Automation has been a big topic of discussion at the 2019 Transportation Research Board conference in Washington, D.C.
That theme continued during FMCSA’s presentation on Tuesday, Jan. 15, said Jay Grimes, OOIDA’s director of federal affairs.
“Automated vehicles and research on automated vehicles continues to be a priority for the DOT and FMCSA,” Grimes said.
The general message was that automated technology has the potential to improve safety for commercial motor vehicles but won’t affect truck driving jobs in the “foreseeable future.”
FMCSA announced in October that it plans to initiate an advance notice of proposed rulemaking to address automated vehicles and to identify regulatory gaps. The advance notice of proposed rulemaking is expected to be released in “early 2019.”
“I think the advance notice of proposed rulemaking will give us a picture of what FMCSA is looking at as far as amending or changing regulations for automated vehicles,” Grimes said.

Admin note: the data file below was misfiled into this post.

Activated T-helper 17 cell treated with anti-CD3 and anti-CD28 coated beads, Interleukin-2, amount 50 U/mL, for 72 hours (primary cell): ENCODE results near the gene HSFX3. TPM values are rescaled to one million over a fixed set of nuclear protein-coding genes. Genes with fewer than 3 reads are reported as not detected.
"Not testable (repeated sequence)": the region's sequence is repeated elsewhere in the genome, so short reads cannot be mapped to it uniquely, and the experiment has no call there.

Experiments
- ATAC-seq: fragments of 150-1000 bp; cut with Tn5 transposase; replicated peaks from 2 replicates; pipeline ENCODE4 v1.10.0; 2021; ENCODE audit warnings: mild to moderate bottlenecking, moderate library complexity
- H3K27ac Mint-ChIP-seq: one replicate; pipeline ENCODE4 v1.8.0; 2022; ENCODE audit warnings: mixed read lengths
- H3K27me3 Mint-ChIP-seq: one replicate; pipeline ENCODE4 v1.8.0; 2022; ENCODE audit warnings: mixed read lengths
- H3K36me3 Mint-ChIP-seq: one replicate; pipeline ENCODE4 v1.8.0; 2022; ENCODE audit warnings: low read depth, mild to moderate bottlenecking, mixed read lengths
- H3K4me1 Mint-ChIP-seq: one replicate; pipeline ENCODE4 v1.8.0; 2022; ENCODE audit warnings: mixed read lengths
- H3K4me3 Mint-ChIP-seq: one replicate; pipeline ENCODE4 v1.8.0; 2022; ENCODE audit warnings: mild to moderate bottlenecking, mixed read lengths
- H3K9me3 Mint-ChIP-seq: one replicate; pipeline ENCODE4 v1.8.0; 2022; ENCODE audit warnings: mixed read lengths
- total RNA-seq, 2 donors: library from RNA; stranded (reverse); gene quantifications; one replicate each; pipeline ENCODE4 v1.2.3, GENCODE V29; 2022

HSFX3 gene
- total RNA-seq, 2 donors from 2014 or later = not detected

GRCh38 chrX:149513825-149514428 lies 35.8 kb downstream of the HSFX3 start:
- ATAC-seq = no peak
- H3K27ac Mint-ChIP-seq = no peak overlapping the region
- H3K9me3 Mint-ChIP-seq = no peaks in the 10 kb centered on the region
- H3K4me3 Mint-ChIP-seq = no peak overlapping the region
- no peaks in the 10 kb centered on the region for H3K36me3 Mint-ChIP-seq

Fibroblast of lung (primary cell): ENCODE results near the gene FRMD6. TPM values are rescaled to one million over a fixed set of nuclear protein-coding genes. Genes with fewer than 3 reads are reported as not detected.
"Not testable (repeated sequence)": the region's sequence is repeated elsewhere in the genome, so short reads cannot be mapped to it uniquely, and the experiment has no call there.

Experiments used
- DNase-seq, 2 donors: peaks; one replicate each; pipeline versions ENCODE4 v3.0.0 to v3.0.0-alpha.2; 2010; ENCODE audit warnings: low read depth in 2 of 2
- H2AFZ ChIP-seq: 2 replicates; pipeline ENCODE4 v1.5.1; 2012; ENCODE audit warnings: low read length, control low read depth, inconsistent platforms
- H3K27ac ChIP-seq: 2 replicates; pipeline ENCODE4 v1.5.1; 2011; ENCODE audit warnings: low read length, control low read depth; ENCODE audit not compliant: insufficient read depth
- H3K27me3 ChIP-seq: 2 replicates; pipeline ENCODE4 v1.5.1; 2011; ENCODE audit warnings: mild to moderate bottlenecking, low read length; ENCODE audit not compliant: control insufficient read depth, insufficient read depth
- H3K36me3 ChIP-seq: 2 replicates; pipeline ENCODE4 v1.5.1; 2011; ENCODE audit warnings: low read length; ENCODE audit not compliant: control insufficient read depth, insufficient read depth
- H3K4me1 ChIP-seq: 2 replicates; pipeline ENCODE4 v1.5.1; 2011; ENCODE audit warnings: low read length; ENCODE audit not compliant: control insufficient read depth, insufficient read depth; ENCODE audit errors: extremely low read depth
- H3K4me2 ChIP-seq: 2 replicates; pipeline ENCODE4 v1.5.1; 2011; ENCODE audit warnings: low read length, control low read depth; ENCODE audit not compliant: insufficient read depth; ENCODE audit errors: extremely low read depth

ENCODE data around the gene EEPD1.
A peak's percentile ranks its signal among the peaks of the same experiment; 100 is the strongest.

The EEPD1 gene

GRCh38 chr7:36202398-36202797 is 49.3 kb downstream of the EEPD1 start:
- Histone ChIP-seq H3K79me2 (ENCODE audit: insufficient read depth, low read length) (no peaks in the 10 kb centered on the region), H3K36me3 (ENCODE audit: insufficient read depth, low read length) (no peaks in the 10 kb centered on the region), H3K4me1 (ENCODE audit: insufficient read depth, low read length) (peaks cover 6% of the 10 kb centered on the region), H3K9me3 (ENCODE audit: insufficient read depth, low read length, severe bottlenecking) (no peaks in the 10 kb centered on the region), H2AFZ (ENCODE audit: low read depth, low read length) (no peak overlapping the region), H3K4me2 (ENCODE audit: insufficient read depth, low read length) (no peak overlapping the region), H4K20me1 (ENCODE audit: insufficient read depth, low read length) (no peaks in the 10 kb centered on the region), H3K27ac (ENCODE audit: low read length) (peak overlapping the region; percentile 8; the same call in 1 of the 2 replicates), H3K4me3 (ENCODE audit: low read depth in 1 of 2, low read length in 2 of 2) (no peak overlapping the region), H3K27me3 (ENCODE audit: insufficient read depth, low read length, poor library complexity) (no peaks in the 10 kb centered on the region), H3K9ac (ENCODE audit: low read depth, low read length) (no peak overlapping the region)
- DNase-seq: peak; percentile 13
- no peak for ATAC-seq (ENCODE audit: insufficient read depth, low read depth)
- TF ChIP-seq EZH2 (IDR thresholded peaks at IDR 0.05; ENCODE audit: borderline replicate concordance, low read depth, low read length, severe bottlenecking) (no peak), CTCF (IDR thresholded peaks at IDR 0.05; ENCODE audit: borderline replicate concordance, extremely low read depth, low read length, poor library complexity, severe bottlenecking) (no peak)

The FMCSA presentation also touched on the 2017 crash statistics for large trucks and buses. The overall number of crashes were on the decline, but heavy-duty truck and bus crashes increased.
Grimes said FMCSA revealed that speeding, distraction/inattention, failure to yield to the right of way, and impairment/fatigue were the top four driver-related factors in crashes.
The five-day Transportation Research Board conference continues through Jan. 17.
The conference is expected to attract more than 13,000 transportation professionals from around the world and cover all transportation modes. More than 5,000 presentations were scheduled.
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